Before I talk about the remake of OLDBOY it’s important that I say I liked the original but only saw it one time 8 years ago. Here’s what I wrote about it then.
In the remake directed by Spike Lee and written by Mark Protosevich (THE CELL, I AM LEGEND), Josh Brolin (THRASHIN’) plays a Nick Nolte character named Joe Doucett. He’s an alcoholic, sexually harassing deadbeat dad and advertising asshole who after a long night of drinking, puking and crying in 1993 meets a woman who takes him to a hotel and when he wakes up he realizes she’s not there and there are no windows or doorknobs. One of those hotel conundrums, you know. And this was before Yelp and shit like that so he couldn’t even give them a bad review. Turns out this is not a normal hotel in that you can’t leave. Someone, for some reason, has locked him in this weird prison. Every day they stick a plate of dumplings and a bottle of vodka through a hatch in the door, but they don’t tell him why he’s here.
He does have a TV though. I wonder if they ever played CASTAWAY on one of the channels he got? Something gave him the idea of drawing a face with blood on his pillow to keep him company. Because of the news he knows all about Bill Clinton, 9-11, the “mission accomplished” banner and Hurricane Katrina. And probly watches the entire run of Frasier, although that is not covered in the movie. Nor is the conversion from analog to digital TV signals. At some point they must’ve snuck in and upgraded his TV.
Where were you when you first heard about [any major event between 1993 and 2013]? Joe was in this hotel room. And it’s funny to see the guy who played George W. Bush in Oliver Stone’s W watching so much footage of the real George W. Bush. But it’s depressing when he learns from the TV that right after he got locked up his wife was raped and murdered and everybody thinks he did it. The people who locked him up gassed him and took genetic material from him to plant on the body. Not cool. Come on, you guys. This isn’t funny anymore.
During his time of isolation he wonders why he’s there. He makes a list of people who might have a reason to do this to him, but like I said, he’s a fucking asshole, it’s a long list. He decides to try to better himself. He uses fitness infomercials both as masturbation material and as training. He does pullups and pushups. Like Jija in CHOCOLATE he watches martial arts movies and is able to learn all the moves.
It’s weird that he tattoos hash marks on his hand to remember how many years go by. Did he do that in the original? I thought he wrote on the walls. Not only does Joe have walls here but he has pen and paper! Plus he’s able to watch TV, I’m sure he could count on TV to remind him the year at least every December. But I guess he’s not in a condition for good decision-making. And once he’s done one or two he might as well keep going every year. Make it a tradition.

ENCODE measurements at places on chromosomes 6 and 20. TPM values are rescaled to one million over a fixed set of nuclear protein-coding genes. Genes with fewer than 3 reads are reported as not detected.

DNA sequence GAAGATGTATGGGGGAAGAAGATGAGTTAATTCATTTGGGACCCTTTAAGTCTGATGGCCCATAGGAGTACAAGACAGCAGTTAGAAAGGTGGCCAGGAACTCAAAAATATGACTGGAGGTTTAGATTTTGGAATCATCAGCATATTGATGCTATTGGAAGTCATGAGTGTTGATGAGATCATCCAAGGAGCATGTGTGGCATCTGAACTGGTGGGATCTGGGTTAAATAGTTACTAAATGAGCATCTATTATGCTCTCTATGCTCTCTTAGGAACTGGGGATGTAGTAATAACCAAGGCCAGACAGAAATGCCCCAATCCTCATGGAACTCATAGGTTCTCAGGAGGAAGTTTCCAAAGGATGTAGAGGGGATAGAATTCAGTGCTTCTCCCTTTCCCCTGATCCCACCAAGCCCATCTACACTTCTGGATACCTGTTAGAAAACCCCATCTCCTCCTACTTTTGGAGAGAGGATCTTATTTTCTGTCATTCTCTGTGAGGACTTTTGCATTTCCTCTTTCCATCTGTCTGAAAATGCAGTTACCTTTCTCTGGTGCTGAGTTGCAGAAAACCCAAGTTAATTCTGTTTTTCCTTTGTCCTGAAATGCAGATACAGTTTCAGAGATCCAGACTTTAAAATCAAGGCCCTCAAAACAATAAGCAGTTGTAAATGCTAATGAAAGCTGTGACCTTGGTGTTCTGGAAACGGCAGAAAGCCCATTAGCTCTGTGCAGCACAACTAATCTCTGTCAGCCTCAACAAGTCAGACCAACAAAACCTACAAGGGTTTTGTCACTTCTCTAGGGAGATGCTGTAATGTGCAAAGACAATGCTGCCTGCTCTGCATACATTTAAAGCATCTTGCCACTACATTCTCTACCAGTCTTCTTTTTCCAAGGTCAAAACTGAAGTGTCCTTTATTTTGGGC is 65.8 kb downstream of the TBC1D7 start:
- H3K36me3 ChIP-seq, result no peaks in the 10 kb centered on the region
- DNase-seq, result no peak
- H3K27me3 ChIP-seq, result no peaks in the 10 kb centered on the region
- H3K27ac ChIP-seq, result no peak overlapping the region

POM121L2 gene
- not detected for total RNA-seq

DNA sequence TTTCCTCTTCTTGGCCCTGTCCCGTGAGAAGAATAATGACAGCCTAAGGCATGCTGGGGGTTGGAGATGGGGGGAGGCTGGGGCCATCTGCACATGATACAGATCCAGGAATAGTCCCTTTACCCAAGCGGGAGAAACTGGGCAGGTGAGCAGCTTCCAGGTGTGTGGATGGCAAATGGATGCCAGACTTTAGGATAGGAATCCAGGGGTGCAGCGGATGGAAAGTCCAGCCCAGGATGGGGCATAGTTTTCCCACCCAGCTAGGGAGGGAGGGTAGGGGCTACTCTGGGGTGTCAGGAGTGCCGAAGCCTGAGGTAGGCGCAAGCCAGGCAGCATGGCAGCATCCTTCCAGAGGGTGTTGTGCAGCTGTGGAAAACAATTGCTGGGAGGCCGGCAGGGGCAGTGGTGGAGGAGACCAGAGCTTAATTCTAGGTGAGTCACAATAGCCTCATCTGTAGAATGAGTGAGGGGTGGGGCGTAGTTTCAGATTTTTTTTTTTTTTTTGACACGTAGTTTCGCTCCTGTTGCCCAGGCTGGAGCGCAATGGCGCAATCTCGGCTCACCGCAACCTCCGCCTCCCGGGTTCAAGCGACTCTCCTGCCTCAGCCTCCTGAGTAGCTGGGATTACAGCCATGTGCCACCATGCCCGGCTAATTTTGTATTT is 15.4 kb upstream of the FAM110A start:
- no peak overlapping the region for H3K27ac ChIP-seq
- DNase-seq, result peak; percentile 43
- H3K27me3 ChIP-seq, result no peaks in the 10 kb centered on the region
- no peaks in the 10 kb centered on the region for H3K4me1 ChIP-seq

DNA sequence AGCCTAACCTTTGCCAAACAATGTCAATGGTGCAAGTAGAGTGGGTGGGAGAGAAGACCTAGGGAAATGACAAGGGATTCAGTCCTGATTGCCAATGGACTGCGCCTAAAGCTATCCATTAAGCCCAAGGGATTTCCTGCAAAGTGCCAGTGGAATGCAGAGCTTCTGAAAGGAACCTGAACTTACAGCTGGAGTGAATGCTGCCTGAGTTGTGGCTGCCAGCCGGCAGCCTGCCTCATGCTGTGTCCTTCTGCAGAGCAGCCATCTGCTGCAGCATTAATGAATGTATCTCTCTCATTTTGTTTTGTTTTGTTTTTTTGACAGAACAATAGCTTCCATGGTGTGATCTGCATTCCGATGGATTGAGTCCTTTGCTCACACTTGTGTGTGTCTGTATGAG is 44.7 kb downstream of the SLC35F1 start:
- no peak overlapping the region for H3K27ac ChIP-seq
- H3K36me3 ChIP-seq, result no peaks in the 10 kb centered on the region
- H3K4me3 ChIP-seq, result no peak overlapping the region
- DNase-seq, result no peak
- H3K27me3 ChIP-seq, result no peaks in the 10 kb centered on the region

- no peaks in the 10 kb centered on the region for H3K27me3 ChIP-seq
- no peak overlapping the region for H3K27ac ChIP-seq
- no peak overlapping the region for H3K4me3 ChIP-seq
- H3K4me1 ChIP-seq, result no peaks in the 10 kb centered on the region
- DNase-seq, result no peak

In a semi-related matter, I don’t get why the lady who lures him there was holding an umbrella with hashmarks printed all over it. Almost as if she knows she’s in OLDBOY. Is she carrying swag for the movie she exists in? Weird.
(spoilers for major story points of movie coming up)
After 20 years (5 more than in the original – America does it bigger and better!) they mysteriously release him into the wild. His old bartender/school chum Chucky (Michael Imperioli) lets him in and helps him out despite him being a fugitive. Also he befriends a young volunteer medic (Elizabeth Olsen) and the three of them try to figure out who set him up. Suddenly a weird rich guy (South African filmatist turned actor Sharlto Copley from DISTRICT 9 and THE A-TEAM) comes to him and claims responsibility, but Joe doesn’t even know who the fuck this guy is. The guy kidnaps Joe’s daughter and gives him 48 hours to figure out who he is and why he hates him so much he locked him up for 20 years. Pretty harsh implication there, that Joe is such an asshole he could anger a person that much and not even remember it. Like maybe he just walks around all day inspiring twenty-year revenge plots everywhere he goes. There could be guys he ran into at a grocery store one time in the ’90s still plotting against him.
He’s kind of like unfrozen caveman lawyer. He doesn’t understand how computers and phones work, so his friends help him out by Googling and Shazamming for him. (This is the first time I’ve noticed an app placement.) There’s definitely alot more smart phone stuff in this than in the original. Also the tone is pretty different. The look and feel of Chan Wook Park’s version was much more exaggerated and dream-like. In most scenes (the coming-out-of-a-suitcase scene pictured on some of the posters is an exception) Lee treats it more like reality, which makes the more outrageous parts, like the big hammer fight scene, seem more ridiculous.